Mental Health Parity: Ending Discrimination in Health Insurance Coverage
|Date:||May 27, 2021|
Mental Health Parity: Ending Discrimination in Health Insurance Coverage
A Webinar from The Kennedy Forum
Featuring U.S. Secretary of Labor Marty Walsh
May 27, 2021, 10-11am ET
View a recording of the webinar here.
Data show mental health and addiction challenges escalated sharply during the pandemic. Now, more than ever, our health care system must be prepared to fully reimburse providers for the preventive, diagnostic, and treatment services people need.
Stronger enforcement of the 2008 Mental Health Parity and Addiction Equity Act, which requires insurers to cover treatment for mental health and substance use disorders no more restrictively than treatment for illnesses of the body, such as diabetes and cancer, will be essential. As indicated by two recent reports by the U.S. Government Accountability Office (GAO), large disparities in insurers’ medical necessity determinations and other limitations on treatment often prevent individuals from getting help. Given the U.S. Department of Labor’s role overseeing self-funded health plans, which the majority of Americans with commercial, employee-sponsored health coverage have, our new Secretary of Labor is in a unique position to finally hold insurers accountable for parity. What changes might be on the horizon?
Join The Kennedy Forum’s latest webinar to hear directly from U.S. Secretary of Labor Marty Walsh and other panelists including former Congressman Patrick J. Kennedy, lead author of the Federal Parity Act.
Focus areas to include:
- Importance of insurance coverage for mental health and addiction care amid COVID-related increases in need
- New statutory requirements requiring plans to conduct detailed parity analyses
- Role of the U.S. Department of Labor in enforcing the Federal Parity Act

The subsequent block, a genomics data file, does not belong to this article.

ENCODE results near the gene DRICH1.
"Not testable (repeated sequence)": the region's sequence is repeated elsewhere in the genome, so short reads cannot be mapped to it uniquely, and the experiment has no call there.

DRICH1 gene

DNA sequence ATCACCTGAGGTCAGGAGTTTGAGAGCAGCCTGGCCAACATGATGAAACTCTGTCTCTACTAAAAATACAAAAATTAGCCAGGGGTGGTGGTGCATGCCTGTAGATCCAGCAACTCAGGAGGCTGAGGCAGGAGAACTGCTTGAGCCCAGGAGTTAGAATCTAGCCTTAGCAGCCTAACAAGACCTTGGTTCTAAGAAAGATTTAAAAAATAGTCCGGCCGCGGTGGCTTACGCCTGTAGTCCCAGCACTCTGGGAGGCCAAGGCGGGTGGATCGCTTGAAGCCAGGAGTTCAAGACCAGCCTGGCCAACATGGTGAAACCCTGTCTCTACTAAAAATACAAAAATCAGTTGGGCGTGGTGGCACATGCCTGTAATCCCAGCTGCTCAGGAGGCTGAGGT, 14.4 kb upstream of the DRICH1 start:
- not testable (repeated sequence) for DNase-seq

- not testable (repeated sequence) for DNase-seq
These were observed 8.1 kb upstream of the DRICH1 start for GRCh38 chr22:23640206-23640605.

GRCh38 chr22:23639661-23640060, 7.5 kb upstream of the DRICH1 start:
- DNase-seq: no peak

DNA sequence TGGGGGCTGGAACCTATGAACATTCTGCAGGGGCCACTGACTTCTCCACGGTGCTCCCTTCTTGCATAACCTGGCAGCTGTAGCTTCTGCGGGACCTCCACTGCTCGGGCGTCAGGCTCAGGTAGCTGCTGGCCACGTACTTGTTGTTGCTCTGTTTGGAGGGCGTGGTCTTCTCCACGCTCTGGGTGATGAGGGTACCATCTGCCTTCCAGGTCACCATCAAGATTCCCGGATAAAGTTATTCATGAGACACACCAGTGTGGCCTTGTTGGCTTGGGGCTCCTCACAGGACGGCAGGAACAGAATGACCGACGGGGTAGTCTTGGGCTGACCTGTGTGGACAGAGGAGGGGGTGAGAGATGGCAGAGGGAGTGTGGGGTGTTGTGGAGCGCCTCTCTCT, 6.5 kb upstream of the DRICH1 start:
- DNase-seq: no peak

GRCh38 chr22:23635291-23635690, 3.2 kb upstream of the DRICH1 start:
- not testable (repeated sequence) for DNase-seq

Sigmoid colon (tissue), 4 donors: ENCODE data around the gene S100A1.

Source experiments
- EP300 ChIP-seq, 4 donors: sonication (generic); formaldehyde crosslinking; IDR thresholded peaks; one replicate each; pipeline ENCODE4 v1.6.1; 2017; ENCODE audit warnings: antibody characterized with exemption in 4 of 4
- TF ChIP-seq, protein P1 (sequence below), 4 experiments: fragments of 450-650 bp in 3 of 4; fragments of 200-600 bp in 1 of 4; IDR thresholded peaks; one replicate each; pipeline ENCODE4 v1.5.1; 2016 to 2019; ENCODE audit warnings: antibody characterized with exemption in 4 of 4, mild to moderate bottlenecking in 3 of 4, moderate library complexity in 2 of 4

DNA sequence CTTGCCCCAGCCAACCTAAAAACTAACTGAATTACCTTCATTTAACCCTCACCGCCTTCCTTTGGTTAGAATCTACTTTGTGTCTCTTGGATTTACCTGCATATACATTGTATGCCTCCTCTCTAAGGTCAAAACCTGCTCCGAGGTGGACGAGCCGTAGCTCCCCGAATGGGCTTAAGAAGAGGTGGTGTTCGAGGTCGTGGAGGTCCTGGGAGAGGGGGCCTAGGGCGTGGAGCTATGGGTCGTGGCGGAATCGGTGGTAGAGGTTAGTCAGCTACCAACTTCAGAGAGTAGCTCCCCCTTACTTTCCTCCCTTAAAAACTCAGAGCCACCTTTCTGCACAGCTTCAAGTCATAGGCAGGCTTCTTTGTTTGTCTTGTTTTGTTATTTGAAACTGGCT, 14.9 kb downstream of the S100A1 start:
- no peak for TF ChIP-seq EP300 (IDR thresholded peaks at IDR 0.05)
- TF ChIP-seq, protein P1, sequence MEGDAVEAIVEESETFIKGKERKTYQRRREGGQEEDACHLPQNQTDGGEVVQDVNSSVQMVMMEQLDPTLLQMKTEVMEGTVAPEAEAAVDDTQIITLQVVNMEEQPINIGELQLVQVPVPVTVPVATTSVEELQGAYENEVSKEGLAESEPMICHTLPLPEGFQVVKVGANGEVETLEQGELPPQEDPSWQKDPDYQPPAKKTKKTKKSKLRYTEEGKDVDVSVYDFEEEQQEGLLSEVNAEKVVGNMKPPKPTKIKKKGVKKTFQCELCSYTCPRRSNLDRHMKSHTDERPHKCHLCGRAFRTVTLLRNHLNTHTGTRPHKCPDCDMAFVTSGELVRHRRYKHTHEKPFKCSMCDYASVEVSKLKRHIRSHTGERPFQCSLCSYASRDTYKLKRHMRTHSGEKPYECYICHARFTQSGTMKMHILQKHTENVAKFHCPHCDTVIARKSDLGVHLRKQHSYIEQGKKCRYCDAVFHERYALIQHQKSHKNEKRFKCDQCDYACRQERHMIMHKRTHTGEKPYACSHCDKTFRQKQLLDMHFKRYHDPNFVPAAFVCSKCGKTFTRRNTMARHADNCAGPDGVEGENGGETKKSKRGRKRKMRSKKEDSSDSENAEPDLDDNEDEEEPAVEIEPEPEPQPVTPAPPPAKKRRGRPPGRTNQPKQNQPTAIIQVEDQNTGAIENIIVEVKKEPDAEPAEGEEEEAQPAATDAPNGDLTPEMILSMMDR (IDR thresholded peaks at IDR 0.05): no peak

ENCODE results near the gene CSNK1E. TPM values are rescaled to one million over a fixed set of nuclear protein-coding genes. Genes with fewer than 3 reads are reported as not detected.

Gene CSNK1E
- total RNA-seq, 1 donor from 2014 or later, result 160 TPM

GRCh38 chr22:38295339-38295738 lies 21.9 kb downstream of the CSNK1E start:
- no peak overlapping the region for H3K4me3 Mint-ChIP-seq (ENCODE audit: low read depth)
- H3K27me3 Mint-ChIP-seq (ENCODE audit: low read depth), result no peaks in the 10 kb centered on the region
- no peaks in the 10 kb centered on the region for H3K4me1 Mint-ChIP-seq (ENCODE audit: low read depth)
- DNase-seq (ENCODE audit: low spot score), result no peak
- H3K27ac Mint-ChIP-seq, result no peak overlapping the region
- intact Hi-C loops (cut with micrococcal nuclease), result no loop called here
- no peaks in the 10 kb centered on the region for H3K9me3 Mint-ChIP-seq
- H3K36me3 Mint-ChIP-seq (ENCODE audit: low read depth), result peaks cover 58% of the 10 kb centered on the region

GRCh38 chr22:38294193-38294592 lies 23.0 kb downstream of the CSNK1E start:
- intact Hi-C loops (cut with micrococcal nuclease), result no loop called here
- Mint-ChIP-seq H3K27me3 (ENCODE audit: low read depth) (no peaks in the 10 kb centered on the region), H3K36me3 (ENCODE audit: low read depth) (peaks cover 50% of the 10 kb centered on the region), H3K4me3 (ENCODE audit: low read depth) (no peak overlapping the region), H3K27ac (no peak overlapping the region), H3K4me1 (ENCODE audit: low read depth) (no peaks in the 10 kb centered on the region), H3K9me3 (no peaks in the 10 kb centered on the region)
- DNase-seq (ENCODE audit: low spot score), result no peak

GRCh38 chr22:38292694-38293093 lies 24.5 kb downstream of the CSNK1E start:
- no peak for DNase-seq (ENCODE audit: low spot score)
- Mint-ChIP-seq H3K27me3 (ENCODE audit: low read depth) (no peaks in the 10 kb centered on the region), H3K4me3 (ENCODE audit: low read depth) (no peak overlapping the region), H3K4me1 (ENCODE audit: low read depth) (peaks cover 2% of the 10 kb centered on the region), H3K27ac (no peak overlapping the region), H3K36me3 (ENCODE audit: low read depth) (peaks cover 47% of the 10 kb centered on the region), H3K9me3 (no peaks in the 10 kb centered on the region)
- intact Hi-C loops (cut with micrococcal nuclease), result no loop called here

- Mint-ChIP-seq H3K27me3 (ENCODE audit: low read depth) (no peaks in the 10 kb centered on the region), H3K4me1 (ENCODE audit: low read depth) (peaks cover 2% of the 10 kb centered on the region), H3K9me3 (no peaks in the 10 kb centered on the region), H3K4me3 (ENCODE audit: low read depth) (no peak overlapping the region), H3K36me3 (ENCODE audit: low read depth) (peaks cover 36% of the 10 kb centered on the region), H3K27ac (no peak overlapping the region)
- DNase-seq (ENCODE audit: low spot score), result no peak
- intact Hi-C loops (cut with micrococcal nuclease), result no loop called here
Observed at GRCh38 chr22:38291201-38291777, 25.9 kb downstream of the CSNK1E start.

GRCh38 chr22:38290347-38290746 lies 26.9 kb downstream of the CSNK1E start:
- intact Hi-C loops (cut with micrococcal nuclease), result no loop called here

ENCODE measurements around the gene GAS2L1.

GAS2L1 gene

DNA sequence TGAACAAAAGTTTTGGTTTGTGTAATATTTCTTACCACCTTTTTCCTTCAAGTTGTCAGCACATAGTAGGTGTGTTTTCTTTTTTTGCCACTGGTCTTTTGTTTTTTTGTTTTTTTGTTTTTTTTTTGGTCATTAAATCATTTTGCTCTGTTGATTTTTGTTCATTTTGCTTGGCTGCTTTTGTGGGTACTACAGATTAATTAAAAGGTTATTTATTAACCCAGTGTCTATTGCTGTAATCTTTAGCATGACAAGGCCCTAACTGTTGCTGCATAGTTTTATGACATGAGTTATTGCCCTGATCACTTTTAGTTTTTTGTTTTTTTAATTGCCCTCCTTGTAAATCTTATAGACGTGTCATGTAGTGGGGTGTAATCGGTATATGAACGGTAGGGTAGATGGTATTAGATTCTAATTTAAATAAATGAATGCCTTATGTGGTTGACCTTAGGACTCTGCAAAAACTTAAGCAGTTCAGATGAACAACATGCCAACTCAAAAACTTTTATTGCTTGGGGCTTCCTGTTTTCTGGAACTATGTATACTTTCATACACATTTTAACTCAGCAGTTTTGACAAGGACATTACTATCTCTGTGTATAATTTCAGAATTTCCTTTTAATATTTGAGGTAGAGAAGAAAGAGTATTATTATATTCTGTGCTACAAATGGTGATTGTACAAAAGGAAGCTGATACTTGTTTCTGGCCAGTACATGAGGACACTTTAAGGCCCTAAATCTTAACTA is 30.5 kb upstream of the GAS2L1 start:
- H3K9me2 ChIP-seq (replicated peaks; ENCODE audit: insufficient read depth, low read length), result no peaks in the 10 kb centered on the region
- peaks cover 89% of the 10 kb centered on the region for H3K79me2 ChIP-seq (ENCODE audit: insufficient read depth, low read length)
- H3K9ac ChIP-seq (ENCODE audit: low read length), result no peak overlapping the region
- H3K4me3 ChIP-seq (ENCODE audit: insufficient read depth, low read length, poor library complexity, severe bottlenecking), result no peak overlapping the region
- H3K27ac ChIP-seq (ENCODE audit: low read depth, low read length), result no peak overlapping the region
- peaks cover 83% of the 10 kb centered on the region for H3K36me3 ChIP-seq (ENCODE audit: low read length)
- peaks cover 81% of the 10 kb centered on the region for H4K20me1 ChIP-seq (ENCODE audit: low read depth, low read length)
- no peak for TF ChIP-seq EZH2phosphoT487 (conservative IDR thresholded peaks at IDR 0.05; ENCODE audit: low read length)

- Common parity violations and how they inhibit access to care
- Priority DOL enforcement areas including prior authorization, concurrent review, provider network admission standards, and reimbursement rates
- Importance of generally accepted standards of care and the Wit v. United Behavioral Health ruling
- Need to assess civil monetary penalties for violations
- Gaps in the Federal Parity Act
- Other needed updates to ERISA to ensure parity rights are realized
Bill Smith is Founder of Inseparable, and founding partner of Civitas Public Affairs Group, a values-based firm working on some of the most pressing societal challenges of our day. Bill has built his career advancing significant public policy initiatives and winning elections. He has over two decades of experience in campaign management, messaging research and communications, and movement building. Prior to founding Civitas, Bill was the national political director at Gill Action where his guidance and advice helped win nearly 200 successful state elections across the country. He led the development of innovative strategies to pass, block, and protect key policy outcomes, while advising a network of donors that strategically invested into targeted campaigns to win the freedom to marry and advance LGBTQ+ equality.